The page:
Lobby group for the big end of money town, the Financial Services Council (FSC), has reiterated its call for preferential KiwiSaver tax rates, describing the current regime as "most punitive tax regime for retirement saving that we have been able to find in the developed world".
I argued previously that the FSC's proposal was regressive and that the existing $521 annual government top-up (known as the Member Tax Credit) was a better deal for most members right now.
In its summary, the FSC addresses some of those equity issues.
"If the concern is that high income earners will save excessively close to retirement [to take advantage of lower KiwiSaver tax rates] it is possible to cap the annual level of contributions that can be saved without adversely effecting access for lower income KiwiSavers," the FSC says.
This proposal, similar to the Australian superannuation contribution cap rules, is certainly feasible but - as the experience in Australia has shown - it can be complex to administer and also subject to political moods.
However, the FSC does concede that its proposal for preferential KiwiSaver Prescribed Investor Rates (PIR) is "but one possible way of reducing the amount lower income earners need to save to fund a comfortable retirement".
Indeed, the FSC, via a report it commissioned from economic analyst firm Infometrics, models a few scenarios.
The Infometrics report calculates effective tax rates for KiwiSaver members in a complicated way but it more or less adds an individual's marginal tax rate (because KiwiSaver contributions are after tax) to their PIR. Infometrics comes up with a range of effective KiwiSaver tax rates from 55.5 per cent, for top-earners, to 26.1 per cent for those on the minimum wage.
The reality is somewhat different. Even if you deem the existing incentive for high-income earners to invest in KiwiSaver (where returns are taxed at 28 per cent compared to the 33 per cent marginal rate) as trivial, there are, in fact, already a number of tax lurks under the bonnet. Admittedly, these lurks also apply to all Portfolio Investment Entities (PIE), of which KiwiSaver schemes are a subset.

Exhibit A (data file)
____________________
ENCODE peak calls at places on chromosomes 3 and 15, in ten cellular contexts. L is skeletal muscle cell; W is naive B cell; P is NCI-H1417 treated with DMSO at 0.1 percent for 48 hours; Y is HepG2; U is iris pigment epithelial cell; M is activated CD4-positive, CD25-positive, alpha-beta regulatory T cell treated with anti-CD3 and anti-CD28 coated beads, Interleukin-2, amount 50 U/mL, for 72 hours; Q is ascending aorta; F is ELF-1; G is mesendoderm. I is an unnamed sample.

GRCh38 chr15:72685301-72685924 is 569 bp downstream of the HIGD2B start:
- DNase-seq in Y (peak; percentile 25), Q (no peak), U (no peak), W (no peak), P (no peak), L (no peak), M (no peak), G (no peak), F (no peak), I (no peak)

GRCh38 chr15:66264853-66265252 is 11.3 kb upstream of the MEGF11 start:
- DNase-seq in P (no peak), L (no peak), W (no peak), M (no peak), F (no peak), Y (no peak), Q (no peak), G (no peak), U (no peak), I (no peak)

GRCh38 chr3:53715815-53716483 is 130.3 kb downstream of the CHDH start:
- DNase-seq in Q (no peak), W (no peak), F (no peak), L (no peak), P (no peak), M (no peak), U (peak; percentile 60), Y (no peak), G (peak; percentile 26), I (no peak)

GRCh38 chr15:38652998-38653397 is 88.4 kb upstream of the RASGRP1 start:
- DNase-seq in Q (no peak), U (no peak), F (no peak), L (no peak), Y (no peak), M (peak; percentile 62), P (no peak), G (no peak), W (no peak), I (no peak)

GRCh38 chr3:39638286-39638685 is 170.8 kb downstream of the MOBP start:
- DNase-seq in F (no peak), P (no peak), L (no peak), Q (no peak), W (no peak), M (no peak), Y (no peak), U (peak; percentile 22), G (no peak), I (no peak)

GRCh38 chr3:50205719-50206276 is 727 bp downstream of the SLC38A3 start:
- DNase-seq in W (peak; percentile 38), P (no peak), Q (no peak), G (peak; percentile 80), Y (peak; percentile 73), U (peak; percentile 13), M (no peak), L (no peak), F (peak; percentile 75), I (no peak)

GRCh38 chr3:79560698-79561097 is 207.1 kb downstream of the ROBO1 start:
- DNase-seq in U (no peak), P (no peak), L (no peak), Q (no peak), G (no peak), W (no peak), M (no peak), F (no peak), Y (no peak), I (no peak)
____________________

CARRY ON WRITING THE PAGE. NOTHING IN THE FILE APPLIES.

Capital gains in most Australasian equities, for example, are tax-free in KiwiSaver PIE funds. Likewise, global equities are taxed on an assumed 5 per cent annual return, which in a good year, like last year, can result in a substantial tax-free investment filip (ignoring the flipside that the same rule can see investors being taxed on a loss).
Where KiwiSaver funds are invested, of course, can make a big difference to tax.
The Financial Markets Authority (FMA) KiwiSaver report for the 12 months to March 2013 provides a picture of the overall tax paid by members.
According to the FMA figures, the default KiwiSaver scheme sector (constrained to a maximum 25 per cent allocation to shares) paid about $33.67 million in tax on earnings of $230.7 million - or about 14.6 per cent.
Non-default KiwiSaver schemes (which have a higher allocation to shares in general), meanwhile, shelled out $101.6 million in tax on investment returns of $1.3 billion, equating to a tax rate of 7.7 per cent.
For the 12-month period all KiwiSaver schemes paid total tax of roughly $135 million on investment earnings of just over $1.5 billion - or an aggregate tax rate of 8.8 per cent.
Over the same timeframe, investment management and administration fees totaled close to $165 million, equivalent to a punishing 10.7 per cent of investment earnings.